TV not to miss


Oxegen 2011

Sky Arts 1, 10pm

Some of the highlights from the recent festival at Punchestown includes footage of The Black Eyed Peas, Foo Fighters and Arctic Monkeys. Relive the moments.


Channel 4, 10pm

This film finally emerged in 2009 after years of studio shenanigans which had involved hirings, firings, rights transfers and proposed director Terry Gilliam dismissing the comic book of Alan Moore and Dave Gibbons as “unfilmable”. Up stepped Zach Snyder, fresh from his adaptation of 300, and though his film split the critics, it did rake in over $186 million. Much darker than the usual superhero adaptations, it has a bunch of four former costumed heroes coming out of retirement to investigate the murder of one of their comrades. A decent film with some excellent scenes, but it’s way too long at 162 minutes.


Sky 1, 9pm

Another comic book adaptation, this time helmed by director Ang Lee who went into uncharacteristic territory for his take on the metamorphosising Marvel figure. By no means Lee's best film, the special effects are downright ropey at times, and it's another one that couldn't justify its length of more than two hours. On the plus side, it does generate plenty pathos for the misunderstood green creature, and Eric Banna is decent as Dr Bruce Banner.


Charity ICA Bootcamp

RTÉ One, 9.30pm

A new week, a new competitive celebrity series. This time around, the enjoyable ICA Bootcamp format from last year gets an injection of some well-known faces, with the likes of Dickie Rock, Peter Clohessy and the inevitable member of Crystal Swing among the 16 personalities off to An Grianán to be put through their paces in aid of charitable causes. Among their challenges tonight will be to gut a load of fish, create a party outfit from some sackcloth and clip the nails of the farm’s goats.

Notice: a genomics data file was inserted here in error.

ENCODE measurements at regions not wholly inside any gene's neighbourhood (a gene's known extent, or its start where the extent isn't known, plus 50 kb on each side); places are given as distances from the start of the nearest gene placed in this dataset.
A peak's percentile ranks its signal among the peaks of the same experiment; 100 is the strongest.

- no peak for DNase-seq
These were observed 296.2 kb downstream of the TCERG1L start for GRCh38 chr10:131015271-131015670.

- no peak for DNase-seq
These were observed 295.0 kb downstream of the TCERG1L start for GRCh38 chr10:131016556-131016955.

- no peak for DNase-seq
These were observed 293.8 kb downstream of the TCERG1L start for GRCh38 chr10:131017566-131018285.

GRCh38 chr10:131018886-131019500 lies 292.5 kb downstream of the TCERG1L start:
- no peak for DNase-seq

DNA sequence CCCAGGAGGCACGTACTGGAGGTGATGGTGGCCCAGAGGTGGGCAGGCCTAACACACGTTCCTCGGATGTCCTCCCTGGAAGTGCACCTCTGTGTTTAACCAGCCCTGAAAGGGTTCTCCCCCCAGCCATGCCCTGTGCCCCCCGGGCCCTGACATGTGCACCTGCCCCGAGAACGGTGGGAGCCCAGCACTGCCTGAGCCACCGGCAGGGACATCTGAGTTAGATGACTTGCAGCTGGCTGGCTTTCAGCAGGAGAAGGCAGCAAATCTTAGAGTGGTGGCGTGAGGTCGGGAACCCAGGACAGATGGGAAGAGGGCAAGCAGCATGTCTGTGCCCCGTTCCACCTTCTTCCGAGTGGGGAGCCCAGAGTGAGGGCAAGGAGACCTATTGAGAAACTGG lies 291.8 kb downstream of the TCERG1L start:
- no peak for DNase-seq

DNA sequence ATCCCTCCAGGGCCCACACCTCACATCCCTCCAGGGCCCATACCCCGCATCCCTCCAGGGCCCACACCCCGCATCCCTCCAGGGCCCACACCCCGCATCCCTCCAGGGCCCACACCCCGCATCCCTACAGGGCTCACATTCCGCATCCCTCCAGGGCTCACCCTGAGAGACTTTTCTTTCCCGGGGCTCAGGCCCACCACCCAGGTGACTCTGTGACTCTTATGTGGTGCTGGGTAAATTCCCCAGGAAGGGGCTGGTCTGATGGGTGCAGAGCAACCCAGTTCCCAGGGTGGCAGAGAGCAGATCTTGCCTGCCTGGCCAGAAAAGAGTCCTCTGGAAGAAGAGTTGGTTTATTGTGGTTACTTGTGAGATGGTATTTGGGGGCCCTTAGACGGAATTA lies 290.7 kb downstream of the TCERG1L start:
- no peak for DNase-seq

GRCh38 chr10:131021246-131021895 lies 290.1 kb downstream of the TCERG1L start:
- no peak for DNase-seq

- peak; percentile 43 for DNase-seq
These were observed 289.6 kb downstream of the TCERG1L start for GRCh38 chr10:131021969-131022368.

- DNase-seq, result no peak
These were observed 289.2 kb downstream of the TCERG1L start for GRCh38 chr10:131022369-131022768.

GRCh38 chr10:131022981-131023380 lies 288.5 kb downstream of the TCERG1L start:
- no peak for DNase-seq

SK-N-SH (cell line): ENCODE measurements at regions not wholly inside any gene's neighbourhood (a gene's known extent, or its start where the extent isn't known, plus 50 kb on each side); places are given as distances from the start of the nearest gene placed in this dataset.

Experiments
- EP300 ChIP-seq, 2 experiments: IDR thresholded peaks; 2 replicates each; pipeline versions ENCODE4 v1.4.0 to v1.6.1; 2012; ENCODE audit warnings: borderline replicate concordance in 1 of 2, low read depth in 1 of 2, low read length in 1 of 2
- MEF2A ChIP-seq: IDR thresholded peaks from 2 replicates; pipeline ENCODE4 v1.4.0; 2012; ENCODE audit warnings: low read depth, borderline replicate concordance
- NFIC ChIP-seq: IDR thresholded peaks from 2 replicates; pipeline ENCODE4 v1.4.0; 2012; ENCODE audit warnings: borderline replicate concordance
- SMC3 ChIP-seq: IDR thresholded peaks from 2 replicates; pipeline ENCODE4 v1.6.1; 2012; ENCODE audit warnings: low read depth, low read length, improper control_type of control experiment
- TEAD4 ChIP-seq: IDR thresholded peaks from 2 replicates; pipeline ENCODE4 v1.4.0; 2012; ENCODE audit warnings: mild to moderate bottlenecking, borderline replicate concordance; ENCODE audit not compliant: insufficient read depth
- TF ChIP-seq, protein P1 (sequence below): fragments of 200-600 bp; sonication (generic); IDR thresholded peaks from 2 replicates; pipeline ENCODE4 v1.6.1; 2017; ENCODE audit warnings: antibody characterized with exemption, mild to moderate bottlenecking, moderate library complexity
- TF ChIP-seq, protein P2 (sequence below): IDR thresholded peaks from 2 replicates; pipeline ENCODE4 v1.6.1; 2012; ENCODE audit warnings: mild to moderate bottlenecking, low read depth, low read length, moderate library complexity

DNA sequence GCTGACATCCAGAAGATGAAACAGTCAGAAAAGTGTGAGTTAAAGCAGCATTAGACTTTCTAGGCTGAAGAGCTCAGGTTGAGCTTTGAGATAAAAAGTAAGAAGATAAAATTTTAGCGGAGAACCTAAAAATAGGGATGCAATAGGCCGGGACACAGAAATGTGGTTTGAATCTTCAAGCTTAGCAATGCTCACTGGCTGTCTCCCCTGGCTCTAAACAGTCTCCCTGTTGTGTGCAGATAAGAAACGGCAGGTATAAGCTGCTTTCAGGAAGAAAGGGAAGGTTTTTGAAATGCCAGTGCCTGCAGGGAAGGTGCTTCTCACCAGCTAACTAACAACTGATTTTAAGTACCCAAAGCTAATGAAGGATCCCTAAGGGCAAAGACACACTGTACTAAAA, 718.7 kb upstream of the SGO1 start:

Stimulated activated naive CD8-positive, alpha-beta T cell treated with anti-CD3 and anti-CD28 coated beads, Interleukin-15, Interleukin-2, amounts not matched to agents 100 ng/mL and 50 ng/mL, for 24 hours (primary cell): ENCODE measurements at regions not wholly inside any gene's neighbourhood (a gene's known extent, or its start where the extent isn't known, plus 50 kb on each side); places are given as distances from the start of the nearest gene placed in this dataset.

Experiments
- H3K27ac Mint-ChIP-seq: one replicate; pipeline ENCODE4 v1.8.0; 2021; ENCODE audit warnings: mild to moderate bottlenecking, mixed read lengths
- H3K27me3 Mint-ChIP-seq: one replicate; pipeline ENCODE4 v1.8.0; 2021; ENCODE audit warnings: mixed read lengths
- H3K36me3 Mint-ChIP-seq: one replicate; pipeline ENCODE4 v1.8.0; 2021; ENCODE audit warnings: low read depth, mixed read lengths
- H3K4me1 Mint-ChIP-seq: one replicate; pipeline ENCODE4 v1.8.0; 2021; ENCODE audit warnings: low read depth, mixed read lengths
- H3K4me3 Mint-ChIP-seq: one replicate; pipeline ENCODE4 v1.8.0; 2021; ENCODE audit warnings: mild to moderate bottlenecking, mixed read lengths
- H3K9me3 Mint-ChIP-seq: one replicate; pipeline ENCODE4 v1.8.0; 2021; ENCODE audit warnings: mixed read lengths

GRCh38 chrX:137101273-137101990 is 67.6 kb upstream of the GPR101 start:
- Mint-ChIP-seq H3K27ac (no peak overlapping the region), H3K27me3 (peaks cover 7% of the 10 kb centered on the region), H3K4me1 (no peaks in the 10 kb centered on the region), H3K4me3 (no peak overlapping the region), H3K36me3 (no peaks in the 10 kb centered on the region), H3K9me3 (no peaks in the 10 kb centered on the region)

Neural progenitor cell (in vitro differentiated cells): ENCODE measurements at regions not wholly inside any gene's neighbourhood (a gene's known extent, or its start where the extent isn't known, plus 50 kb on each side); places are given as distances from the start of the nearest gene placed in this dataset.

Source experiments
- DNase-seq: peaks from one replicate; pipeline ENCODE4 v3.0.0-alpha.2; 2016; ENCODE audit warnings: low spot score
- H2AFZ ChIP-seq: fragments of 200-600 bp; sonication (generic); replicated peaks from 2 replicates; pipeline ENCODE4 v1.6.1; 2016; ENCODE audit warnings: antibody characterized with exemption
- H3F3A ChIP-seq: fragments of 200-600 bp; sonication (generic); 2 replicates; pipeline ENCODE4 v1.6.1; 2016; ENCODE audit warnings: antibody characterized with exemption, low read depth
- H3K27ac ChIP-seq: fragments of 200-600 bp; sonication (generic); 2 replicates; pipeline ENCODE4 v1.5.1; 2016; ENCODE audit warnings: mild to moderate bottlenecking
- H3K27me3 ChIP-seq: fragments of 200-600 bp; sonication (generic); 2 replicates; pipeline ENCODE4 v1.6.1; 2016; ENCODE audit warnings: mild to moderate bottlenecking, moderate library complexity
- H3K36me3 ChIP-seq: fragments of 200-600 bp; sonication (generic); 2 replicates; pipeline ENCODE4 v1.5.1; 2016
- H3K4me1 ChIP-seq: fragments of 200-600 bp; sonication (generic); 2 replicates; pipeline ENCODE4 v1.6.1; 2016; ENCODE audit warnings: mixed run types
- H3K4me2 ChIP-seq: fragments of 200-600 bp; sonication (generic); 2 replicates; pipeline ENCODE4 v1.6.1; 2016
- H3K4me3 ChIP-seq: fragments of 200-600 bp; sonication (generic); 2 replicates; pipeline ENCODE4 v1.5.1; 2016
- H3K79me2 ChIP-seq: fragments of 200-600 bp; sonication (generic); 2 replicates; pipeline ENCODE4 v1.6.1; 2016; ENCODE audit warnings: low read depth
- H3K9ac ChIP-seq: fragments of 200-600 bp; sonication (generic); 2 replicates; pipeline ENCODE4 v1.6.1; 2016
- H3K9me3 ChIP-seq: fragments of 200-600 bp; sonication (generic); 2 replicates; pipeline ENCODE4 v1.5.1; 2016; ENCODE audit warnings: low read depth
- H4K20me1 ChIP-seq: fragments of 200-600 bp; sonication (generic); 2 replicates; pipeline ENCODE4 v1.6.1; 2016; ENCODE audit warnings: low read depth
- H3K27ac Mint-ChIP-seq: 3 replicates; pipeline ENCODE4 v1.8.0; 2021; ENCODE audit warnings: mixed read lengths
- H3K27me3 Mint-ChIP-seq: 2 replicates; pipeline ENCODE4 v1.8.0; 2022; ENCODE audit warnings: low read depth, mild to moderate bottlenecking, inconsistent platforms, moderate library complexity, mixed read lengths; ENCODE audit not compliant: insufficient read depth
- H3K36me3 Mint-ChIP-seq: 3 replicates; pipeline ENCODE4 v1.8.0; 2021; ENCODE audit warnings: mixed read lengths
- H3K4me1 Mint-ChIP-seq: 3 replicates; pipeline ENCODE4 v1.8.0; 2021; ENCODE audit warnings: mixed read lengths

Sperm Whale: Inside Nature’s Giants Special

Channel 4, 9pm

The last time this superb dissection programme cut open a whale, it was washed up in Courtmacsherry Bay, Co Cork. This time around, they are in Pegwell Bay in Kent, where a 45ft sperm whale offered an irresistible opportunity to get the giant scalpels out again. Even by the standards of big mammals, sperm whales are absolutely fascinating. The largest predator on earth, their fondness for deep water ensures that there are still big gaps in what we know about them. As they cut open the whale the team explain how its unique biology allows it to survive dives of up to 3km deep, while Joy Reidenberg gives a hands-on demonstration of the manoeuvreability of its huge prehensile penis.

The Lives of Others

BBC Two, 11.30pm

Superb German film set in the communist era where a Stasi agent becomes fascinated by the lives of the dissident playwright he’s spying on.

The Shining

TV3, 11.40pm

Stanley Kubrick’s rather loose adaptation of Steven King’s novel stands the test of time as one of the best horror films ever made. Jack Nicholson, below, is at the peak of his powers in the role of the hotel caretaker who goes crazy.



BBC One, 8.30pm